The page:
When investors are feeling good, they are willing to pay a higher multiple of earnings for stocks. When they are feeling nervous, they are willing to pay a lower multiple of earnings for stocks.
This is a bit of an oversimplification, but in the long-term that’s what it boils down to. Over the short-term, stocks can be extremely irrational and inefficient. But generally, over the long-term the results are fairly stable around the averages.
You just have to determine how much short-term irrationality you are willing to accept to achieve your long-term goals.
IGNORE THE NOISE
One of the ways to help you through this process is by avoiding short term market forecasts from anyone (including me). That includes CNBC, Fox Business News, your neighbor, your broker or financial advisor and even the brilliant investment gurus with their own TV show.
There are tons of really smart economists, strategists, analysts and investors out there, all with an opinion and all with research to back up their point of view. But they don’t control the mindset, time horizon or conflicting goals of the day traders, high frequency traders, pension funds, individual investors, hedge funds, endowment funds, etc.
So how are they supposed to be able to predict the short-term moves in the market? The honest answer is that they can’t. Here’s a great take from Barry Ritholtz when he was asked what his outlook is for the markets and the economy:
First, we have learned that you Humans are not very good at making these sorts of predictions about the future. The data overwhelmingly shows that you are, as a species, quite awful at it.
Second, given the plethora of conflicting conjectures in the financial firmament, how can any reader determine which author to believe and which to ignore? You can find an opinion to confirm any prior view, which is a typical way many investors make erroneous decisions. (Hey, that agrees with my perspective, I’ll read THAT!)
And third, relevant to the above, studies have shown that the most confident, specific and detailed forecasts about the future are: a) most likely to be believed by readers and TV viewers; and b) least likely to be correct. (So you have that going for you, which is nice.)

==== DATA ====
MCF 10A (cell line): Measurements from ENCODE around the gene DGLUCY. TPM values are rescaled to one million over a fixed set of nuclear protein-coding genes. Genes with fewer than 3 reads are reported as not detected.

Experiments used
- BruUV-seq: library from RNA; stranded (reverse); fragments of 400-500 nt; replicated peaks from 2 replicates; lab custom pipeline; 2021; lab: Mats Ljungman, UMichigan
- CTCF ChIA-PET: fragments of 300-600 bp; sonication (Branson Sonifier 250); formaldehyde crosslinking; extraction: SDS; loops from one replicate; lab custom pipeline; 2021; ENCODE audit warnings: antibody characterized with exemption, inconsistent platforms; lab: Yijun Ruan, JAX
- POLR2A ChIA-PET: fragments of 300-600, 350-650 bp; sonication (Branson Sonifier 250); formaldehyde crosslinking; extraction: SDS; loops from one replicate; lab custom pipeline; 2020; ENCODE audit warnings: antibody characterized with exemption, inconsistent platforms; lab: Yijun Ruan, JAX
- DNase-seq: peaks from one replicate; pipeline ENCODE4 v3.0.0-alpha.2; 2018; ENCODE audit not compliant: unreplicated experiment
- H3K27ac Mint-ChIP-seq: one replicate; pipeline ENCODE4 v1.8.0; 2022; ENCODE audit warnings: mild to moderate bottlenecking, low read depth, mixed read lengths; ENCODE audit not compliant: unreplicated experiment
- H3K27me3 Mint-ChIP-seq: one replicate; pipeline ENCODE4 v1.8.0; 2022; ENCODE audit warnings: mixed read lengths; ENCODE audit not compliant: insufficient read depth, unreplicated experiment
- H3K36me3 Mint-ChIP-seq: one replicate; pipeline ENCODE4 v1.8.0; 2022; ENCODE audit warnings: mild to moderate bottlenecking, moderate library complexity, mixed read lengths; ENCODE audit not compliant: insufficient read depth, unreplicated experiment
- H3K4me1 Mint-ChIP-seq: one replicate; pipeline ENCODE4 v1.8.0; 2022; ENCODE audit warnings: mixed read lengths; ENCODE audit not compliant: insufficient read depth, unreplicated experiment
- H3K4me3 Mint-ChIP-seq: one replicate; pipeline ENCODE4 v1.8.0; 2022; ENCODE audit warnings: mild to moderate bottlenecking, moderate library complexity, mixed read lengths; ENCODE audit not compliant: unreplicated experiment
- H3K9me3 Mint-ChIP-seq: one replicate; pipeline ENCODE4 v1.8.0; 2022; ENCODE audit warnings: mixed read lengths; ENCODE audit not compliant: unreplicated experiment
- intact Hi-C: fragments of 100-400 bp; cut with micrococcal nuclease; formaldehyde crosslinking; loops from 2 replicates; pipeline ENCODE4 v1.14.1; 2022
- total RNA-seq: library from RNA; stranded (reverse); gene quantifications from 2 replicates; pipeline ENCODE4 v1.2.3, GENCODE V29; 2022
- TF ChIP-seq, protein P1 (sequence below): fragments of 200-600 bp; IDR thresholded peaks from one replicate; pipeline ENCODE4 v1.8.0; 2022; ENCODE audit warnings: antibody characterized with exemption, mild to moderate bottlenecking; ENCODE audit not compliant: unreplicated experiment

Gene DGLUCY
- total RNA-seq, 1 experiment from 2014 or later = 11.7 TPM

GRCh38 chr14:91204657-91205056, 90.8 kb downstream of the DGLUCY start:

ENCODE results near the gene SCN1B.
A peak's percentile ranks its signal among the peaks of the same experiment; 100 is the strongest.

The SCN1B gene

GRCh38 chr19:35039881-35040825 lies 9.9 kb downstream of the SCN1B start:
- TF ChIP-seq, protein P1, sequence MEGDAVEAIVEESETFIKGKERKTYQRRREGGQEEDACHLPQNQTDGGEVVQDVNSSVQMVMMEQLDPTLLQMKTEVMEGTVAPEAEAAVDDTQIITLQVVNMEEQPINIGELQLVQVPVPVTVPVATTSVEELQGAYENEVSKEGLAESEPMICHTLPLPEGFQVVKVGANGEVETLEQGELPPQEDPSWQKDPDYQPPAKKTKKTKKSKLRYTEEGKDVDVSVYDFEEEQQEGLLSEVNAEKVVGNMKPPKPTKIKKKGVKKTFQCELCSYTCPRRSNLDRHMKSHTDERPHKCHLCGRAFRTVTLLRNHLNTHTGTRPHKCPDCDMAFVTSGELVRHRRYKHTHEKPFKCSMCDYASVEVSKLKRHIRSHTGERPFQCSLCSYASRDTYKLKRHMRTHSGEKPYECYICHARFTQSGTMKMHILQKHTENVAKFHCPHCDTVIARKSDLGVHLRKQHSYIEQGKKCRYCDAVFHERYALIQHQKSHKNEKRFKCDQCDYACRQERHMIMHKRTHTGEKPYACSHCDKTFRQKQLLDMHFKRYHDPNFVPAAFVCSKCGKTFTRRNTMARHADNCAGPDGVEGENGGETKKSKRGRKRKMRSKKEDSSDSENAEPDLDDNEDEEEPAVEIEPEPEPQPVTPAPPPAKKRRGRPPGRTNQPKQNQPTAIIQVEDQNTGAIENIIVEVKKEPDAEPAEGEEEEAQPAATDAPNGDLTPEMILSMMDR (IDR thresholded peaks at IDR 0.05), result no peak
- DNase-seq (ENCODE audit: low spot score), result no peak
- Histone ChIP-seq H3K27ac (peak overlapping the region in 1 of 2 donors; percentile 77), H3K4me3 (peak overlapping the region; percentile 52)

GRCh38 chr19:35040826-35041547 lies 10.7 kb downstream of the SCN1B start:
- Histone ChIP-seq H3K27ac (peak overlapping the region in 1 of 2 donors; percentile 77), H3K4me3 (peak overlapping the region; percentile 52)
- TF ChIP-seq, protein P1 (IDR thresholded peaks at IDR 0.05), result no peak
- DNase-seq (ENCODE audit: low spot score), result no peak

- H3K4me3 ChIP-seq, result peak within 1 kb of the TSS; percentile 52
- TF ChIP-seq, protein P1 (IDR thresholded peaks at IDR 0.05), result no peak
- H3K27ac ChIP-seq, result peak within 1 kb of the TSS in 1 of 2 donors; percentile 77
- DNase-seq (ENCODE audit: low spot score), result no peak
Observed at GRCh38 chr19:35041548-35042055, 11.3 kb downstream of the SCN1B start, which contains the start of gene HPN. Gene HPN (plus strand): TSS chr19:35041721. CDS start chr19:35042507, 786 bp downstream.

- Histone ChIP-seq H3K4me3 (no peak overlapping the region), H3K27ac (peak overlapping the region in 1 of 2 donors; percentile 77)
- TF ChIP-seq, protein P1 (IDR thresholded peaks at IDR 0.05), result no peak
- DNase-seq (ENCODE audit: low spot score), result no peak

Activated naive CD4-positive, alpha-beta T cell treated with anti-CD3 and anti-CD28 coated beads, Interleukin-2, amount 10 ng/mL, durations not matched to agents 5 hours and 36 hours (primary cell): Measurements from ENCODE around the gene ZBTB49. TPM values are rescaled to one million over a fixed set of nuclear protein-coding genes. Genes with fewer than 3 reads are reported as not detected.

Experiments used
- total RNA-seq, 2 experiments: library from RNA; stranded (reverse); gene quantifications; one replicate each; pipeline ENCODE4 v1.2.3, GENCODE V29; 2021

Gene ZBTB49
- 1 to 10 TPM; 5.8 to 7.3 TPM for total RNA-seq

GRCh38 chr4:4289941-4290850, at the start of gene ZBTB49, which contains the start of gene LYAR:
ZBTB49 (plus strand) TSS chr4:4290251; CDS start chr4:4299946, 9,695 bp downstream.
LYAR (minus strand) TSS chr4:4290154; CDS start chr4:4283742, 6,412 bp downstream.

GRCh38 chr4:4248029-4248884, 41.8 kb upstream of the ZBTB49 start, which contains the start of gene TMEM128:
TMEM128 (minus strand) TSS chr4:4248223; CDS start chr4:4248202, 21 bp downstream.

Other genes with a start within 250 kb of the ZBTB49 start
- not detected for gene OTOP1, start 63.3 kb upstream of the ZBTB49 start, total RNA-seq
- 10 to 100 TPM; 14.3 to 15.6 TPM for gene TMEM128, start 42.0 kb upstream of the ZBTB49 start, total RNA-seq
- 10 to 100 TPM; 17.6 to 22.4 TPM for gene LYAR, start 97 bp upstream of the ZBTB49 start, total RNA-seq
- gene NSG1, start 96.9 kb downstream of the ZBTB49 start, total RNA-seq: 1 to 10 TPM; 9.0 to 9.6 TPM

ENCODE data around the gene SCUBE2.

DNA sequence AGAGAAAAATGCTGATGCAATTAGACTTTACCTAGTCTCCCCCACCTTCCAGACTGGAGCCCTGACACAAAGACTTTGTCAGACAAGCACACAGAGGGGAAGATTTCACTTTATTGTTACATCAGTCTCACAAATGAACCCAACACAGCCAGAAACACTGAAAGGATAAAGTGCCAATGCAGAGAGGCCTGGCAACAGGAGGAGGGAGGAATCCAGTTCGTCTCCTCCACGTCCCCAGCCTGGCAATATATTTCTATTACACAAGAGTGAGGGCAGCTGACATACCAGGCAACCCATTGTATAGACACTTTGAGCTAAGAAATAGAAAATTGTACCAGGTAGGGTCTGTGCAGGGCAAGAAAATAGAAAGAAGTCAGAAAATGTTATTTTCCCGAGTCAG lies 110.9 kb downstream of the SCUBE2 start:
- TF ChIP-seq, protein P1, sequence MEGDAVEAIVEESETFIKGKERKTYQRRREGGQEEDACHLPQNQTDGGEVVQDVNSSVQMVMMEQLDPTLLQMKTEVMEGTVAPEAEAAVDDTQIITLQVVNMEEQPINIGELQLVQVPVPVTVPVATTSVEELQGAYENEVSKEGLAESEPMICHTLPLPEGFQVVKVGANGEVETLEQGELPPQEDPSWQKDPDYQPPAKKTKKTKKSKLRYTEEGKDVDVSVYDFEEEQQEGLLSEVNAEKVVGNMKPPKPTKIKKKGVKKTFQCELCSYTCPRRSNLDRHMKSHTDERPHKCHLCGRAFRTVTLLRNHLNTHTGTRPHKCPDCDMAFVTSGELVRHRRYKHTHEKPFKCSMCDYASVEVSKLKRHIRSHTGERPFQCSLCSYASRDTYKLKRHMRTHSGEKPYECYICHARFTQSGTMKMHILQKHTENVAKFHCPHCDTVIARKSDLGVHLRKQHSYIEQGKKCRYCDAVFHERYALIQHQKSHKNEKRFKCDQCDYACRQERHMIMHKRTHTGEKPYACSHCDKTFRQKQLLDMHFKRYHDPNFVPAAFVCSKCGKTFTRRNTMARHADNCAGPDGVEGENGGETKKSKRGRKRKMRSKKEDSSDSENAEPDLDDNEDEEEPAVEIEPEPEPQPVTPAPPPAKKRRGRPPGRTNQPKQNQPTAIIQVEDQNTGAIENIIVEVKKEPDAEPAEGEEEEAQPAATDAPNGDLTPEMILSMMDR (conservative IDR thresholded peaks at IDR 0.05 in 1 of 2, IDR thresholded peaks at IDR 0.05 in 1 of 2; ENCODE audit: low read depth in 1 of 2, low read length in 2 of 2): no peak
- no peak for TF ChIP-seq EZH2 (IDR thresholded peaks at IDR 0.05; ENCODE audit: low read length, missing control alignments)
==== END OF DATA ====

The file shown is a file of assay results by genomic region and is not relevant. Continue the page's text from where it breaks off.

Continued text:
Last, across the spectrum of possible opinions, forecasts and outlooks, someone is going to be correct—how can you ever tell if it was the result of repeatable skill or merely random chance?
Understanding this dynamic will save you from a lot of painful decisions. Short-term forecasting of the markets is an interesting form of entertainment, but at the end of the day, it’s completely worthless. Make sure you look for your sources of advice that think in terms of years and decades, not days and weeks.
In case you missed it, I wrote a post for Avrom at The Dividend Ninja this week that deals with how companies create value for their shareholders. Read here if you’re interested: Shareholder Yield: A Better Approach to Dividend Investing – Book Review
And here’s the best stuff I’ve been reading this week:
- Waiting to invest doesn’t make things easier (Oblivious Investor)
- A field guide to stock market corrections (Reformed Broker)
- The beauty of limits (NY Times)
- Why investors should ignore economists (Yahoo! Finance)
- The Ninja Lessons (Dividend Ninja)
- 7 lessons from I Will Teach You to be Rich (IWTYTBR)
- Is it worth if being a Boglehead? (My Own Advisor)
- Investment philosophies: Maximize or satisfice? (Abnormal Returns)
- How to not get screwed on your mortgage (Crossing Wall Street)
- Tackling the tough issues: Do Double Stuf Oreos really have twice the amount of creme filling? (ABC News)
- Top 10 beers worldwide (includes one of my favorites – Smithwick’s) (Yahoo!)